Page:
True Grit is a 1968 novel by Charles Portis that was first published as a 1968 serial in The Saturday Evening Post. The novel is told from the perspective of a woman named Mattie Ross who recounts the time when she was 14 years old and sought retribution for the murder of her father by a scoundrel named Tom Chaney. It is considered by many critics to be "one of the great American novels".
In 1969 it was adapted for the screen as a Western film True Grit starring John Wayne as U.S. Marshal Rooster Cogburn (a role that won John Wayne Best Actor at the Academy Awards) and Kim Darby as Mattie Ross.
Mia Farrow was originally cast as Mattie and was keen on the role. However, prior to filming she made a film in England with Robert Mitchum, who advised her not to work with director Henry Hathaway because he was "cantankerous". Farrow asked producer Hal B. Wallis to replace Hathaway with Roman Polanski, who had directed Farrow in "Rosemary's Baby," but Wallis refused. Farrow quit the role, which went to Kim Darby.
Wayne called Marguerite Roberts' script “the best [he’d] ever read”. He particularly liked the scene with Darby where Rooster tells Mattie about his wife in Illinois, calling it the best scene he ever did. However, Wayne found working with Kim Darby a very unpleasant experience. He said that "she is the worst goddamned actress I have ever worked with".He called Darby a spoiled brat and completely unprofessional. Wayne also had issues with actors Dennis Hopper and Robert Duvall during filming. It was said that he chased Hopper with a loaded gun and almost got into a fistfight with Duvall.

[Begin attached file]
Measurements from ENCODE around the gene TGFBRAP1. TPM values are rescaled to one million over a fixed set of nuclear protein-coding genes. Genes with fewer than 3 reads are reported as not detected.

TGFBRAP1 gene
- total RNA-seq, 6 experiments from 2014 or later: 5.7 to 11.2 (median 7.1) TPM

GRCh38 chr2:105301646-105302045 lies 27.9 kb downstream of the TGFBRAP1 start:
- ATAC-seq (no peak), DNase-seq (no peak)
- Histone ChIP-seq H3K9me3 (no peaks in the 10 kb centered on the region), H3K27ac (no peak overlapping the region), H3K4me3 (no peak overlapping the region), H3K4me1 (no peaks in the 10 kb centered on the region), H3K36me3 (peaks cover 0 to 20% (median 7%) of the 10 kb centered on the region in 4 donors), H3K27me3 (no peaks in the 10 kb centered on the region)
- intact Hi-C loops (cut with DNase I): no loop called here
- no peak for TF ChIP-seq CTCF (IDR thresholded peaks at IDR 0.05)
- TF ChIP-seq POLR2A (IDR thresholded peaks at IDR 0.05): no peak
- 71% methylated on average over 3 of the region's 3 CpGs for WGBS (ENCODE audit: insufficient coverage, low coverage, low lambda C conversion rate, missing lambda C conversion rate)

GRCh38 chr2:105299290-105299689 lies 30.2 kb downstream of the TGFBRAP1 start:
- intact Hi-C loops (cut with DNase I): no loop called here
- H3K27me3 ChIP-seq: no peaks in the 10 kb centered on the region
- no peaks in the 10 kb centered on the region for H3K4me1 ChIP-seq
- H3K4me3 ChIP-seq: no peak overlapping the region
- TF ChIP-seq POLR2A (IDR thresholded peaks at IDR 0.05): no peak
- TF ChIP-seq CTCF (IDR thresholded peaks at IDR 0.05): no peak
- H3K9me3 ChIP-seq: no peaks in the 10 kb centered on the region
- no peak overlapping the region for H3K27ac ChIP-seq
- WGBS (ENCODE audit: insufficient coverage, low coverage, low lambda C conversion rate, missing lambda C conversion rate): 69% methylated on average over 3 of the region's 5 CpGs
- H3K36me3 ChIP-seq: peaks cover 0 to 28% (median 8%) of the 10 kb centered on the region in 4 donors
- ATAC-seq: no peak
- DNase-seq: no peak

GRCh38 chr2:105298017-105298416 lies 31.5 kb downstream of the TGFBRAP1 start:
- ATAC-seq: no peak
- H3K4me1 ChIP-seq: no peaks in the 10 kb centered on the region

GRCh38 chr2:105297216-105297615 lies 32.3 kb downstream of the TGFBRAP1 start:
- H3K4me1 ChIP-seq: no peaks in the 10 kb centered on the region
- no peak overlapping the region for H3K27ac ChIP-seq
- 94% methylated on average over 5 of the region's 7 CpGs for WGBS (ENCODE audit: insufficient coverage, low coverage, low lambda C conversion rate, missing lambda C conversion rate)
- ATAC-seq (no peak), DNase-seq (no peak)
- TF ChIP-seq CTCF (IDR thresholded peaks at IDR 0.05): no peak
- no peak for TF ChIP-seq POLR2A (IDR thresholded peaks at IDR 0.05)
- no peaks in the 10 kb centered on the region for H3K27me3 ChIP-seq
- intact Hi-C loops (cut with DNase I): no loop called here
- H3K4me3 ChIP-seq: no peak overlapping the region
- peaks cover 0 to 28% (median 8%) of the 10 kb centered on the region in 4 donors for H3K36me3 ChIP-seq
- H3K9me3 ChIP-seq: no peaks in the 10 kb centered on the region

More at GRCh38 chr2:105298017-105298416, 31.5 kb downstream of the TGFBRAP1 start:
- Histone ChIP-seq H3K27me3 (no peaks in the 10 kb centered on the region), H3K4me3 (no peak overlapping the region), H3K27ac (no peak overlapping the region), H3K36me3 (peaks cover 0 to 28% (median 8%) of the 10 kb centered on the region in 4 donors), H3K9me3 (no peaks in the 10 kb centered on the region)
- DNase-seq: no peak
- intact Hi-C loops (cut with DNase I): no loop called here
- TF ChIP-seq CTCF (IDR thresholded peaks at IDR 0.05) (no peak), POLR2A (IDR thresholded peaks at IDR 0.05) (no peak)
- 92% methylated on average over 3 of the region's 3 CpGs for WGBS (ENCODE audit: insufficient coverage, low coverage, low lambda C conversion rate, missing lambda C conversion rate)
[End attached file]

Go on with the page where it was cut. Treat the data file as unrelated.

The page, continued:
In the last scene, Mattie gives Rooster her father's gun. She comments that he's gotten a tall horse, as she expected he would. He notes that his new horse can jump a four-rail fence. Then she admonishes him, "You're too old and fat to be jumping horses". Rooster responds with a smile, saying, “Well, come see a fat old man sometime”, and jumps his new horse over a fence. Contrary to rumors that Wayne didn't do his stunts, the fact is that he did in fact do the stunts which was verified by Kim Darby.Wayne liked the horse he used in the film, A chestnut Quarter horse gelding, Dollor ('Ole Dollor) so much that he used the animal in The Shootist and several other films. Robert Wagner rode the horse in a segment of the Hart to Hart television show, after Wayne's death.